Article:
The race is not to the swift or the battle to the strong, nor does food come to the wise or wealth to the brilliant or favor to the learned; but time and chance happen to them all.
Thursday, February 25, 2010
Tuesday, February 16, 2010
Charles Krauthammer has declared Holder’s actions “almost criminal.” Senator Lamar Alexander called for Holder to “step down” for failing to distinguish between “terrorists who are flying into Detroit, blowing up planes, and American citizens who are committing a crime.” Rudy Giuliani, who like Holder is a former U.S. Attorney (and should therefore know better), has ridiculed Holder’s decisions to allow Mohammed a fair trial and Abdulmutallab an opportunity to consult with counsel. Dick Cheney has accused Holder of giving “aid and comfort to the enemy.” The list goes on.
Ironically, no useful intelligence was gained from either Padilla or al-Mari while held in military detention. By contrast, Abdulmutallab immediately confessed and provided useful intelligence to FBI agents who questioned him for fifty minutes under the “public safety exception” to the right to remain silent. He is now cooperating extensively with the government in the course of his criminal case. That he was Mirandized and provided with counsel has not prevented him from further cooperating. In federal criminal cases, defendants routinely cooperate in the hope of obtaining a more lenient sentence. A carrot often carries more weight than a stick.
Another important measure . . . in our overall strategy is applying the rule of law to terrorists. Terrorists are criminals. They commit criminal actions like murder, kidnapping, and arson, and countries have laws to punish criminals. So a major element of our strategy has been to delegitimize terrorists, to get society to see them for what they are -- criminals -- and to use democracy’s most potent tool, the rule of law against them.
The federal court system is simply better equipped, in most cases, to handle these trials. It has been the venue for international terrorism cases since President Reagan authorized them in the 1980’s, and for other terrorist cases long before that. Federal prosecutors have at their disposal a wide array of criminal statutes, all with very clear sentencing guidelines, which can reach not just the terrorists themselves, but anyone who provides material support for, or who aids and abets, the terrorists. According to a study by NYU Law School, since 2001 U.S. criminal courts have convicted over 150 suspects on terrorism charges, while Bush’s military commissions have convicted just three, two of whom were since released and returned to their native countries while Bush was still president. Ali Hamza al-Bahlul, a former al-Qaeda propaganda chief, received a life sentence after he boycotted his military commission trial. The other two, Salim Hamdan, Osama bin-Laden’s former driver and confidante, and David Hicks, an Australian who joined al-Qaeda, served sentences of six months and nine months, respectively (over the time already served in custody), before being returned to their native countries. (For a terrific article on these matters, see Jane Mayer’s recent piece in The New Yorker.)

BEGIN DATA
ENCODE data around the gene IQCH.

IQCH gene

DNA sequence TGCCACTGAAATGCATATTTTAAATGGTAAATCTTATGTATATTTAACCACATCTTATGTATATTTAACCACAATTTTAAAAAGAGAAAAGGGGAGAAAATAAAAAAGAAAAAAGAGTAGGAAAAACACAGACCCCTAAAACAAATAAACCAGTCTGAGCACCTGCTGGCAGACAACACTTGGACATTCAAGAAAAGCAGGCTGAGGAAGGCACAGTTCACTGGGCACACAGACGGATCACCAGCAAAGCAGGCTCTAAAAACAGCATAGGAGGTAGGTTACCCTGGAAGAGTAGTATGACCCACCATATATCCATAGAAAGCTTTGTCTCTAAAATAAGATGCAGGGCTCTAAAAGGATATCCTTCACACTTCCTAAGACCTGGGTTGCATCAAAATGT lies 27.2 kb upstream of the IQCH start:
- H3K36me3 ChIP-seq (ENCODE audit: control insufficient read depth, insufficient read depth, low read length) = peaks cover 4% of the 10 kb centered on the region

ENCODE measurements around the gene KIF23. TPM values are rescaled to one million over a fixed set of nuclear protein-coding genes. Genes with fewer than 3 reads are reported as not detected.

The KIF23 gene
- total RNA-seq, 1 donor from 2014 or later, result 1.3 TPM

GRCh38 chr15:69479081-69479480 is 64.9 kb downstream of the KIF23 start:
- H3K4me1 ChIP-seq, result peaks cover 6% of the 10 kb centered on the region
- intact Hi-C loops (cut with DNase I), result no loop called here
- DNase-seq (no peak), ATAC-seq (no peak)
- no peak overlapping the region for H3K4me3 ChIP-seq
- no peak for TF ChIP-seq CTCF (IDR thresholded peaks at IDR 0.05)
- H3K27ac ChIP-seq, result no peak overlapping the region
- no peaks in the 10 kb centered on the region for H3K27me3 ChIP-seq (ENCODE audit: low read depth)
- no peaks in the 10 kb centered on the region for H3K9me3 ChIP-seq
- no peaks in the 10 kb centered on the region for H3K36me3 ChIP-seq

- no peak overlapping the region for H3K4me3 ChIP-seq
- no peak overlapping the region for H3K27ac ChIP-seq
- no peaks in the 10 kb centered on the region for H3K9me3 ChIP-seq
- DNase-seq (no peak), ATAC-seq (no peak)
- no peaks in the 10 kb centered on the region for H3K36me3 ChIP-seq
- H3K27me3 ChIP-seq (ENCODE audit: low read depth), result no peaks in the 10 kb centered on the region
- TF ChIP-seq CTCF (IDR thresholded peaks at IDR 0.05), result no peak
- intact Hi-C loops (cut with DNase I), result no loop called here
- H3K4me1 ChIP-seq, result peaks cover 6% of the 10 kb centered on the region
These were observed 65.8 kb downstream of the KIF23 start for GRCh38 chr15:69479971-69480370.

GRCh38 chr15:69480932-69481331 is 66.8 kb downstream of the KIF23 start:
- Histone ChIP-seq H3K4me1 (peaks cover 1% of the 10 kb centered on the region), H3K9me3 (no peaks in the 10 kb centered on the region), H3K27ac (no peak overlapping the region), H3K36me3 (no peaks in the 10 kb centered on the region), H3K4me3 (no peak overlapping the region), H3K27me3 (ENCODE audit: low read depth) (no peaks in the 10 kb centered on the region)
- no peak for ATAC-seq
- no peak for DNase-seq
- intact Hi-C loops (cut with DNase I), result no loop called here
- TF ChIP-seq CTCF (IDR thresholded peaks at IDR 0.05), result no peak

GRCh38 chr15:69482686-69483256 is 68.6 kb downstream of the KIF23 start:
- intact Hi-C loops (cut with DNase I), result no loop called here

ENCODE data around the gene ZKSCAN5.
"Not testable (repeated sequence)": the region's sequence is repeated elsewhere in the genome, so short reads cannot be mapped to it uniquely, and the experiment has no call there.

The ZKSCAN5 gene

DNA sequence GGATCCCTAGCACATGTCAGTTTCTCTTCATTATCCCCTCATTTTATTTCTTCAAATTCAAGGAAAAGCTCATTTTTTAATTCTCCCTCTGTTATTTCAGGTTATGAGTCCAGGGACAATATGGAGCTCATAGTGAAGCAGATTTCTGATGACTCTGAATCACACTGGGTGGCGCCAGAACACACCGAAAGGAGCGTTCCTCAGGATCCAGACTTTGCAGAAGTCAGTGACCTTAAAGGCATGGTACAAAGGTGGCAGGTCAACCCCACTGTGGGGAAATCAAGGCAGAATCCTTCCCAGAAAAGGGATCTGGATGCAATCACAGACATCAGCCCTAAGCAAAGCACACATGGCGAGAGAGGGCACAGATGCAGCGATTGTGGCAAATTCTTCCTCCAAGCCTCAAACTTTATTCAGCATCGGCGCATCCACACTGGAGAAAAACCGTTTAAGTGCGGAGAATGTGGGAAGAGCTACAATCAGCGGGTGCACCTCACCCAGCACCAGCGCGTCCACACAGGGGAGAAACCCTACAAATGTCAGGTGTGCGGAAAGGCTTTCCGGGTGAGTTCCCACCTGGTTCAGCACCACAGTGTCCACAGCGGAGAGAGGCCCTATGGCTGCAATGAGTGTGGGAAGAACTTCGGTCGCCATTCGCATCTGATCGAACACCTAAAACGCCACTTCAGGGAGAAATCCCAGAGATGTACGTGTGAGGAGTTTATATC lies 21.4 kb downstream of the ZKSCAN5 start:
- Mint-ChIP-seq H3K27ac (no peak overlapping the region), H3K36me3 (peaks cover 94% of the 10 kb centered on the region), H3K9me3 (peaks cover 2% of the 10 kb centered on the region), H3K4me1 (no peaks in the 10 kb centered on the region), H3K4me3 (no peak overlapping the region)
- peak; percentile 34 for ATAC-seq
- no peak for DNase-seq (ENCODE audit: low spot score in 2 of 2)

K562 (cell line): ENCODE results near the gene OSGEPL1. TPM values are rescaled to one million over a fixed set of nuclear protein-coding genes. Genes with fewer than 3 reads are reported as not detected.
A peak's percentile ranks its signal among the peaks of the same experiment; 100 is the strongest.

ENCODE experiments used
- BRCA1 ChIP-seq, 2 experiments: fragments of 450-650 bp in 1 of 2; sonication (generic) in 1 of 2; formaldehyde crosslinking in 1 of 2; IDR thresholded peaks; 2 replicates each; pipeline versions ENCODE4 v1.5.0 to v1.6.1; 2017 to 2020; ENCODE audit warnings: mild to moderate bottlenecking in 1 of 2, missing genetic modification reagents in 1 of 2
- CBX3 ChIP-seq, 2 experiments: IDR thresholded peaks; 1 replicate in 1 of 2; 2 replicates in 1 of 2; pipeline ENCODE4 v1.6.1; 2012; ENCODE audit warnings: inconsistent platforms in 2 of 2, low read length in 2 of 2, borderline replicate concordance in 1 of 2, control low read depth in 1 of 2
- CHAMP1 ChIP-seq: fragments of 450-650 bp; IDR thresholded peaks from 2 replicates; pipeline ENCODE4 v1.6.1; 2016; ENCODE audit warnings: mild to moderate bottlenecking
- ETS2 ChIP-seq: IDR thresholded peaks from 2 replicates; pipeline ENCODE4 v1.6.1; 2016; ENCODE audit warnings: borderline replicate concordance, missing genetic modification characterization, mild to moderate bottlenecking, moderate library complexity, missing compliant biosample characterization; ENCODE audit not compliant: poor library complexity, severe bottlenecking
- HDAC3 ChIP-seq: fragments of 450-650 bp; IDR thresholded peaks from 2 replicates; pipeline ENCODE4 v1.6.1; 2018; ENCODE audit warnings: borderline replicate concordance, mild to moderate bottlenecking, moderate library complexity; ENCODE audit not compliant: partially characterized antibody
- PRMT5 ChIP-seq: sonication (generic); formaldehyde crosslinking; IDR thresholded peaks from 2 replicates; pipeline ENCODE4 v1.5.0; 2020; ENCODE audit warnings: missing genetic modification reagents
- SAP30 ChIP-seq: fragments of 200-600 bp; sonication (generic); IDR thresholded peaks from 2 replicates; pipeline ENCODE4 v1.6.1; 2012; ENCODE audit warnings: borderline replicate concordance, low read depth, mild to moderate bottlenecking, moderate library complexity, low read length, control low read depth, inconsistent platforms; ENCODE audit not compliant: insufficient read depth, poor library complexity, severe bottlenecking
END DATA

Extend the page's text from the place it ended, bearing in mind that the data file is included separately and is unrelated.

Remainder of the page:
The express policies of the right-wing Ronald Reagan -- "applying the rule of law to terrorists"; delegitimizing Terrorists by treating them as "criminals"; and compelling the criminal prosecution of those who authorize torture -- are now considered on the Leftist fringe. Merely advocating what Reagan explicitly adopted as his policy -- "to use democracy’s most potent tool, the rule of law against" Terrorists -- is now the exclusive province of civil liberties extremists. In those rare cases when Obama does what Reagan's policy demanded in all instances and what even Bush did at times -- namely, trials and due process for accused Terrorists -- he is attacked as being "Soft on Terror" by Democrats and Republicans alike. And the mere notion that we should prosecute torturers (as Reagan bound the U.S. to do) -- or even hold them accountable in ways short of criminal proceedings -- is now the hallmark of a Far Leftist Purist. That's how far we've fallen, how extremist our political consensus has become.
Military commissions do serve an important purpose. We are at war, and for Qaeda terrorists caught on the battlefield who did not commit crimes inside the United States, or who killed American civilians abroad, military commissions are appropriate. But for terrorists like Khalid Shaikh Mohammed, who plotted to murder the innocent on United States soil, federal courts are not only more suitable, they’re our best chance at getting the strongest conviction possible.
…Instead of Khalid Shaikh Mohammed making his case, we will see the full measure of the horror of 9/11 outlined to the world in a way that only methodical trials can accomplish. Historically, the public exposure of state-sponsored mass murder or terrorism through a transparent judicial process has strengthened the forces of good and undercut the extremists. The Nuremberg trials were a classic case. And nothing more effectively alerted the world to the danger of genocide than Israel’s prosecution in 1961 of Adolf Eichmann, the bureaucrat who engineered the Holocaust.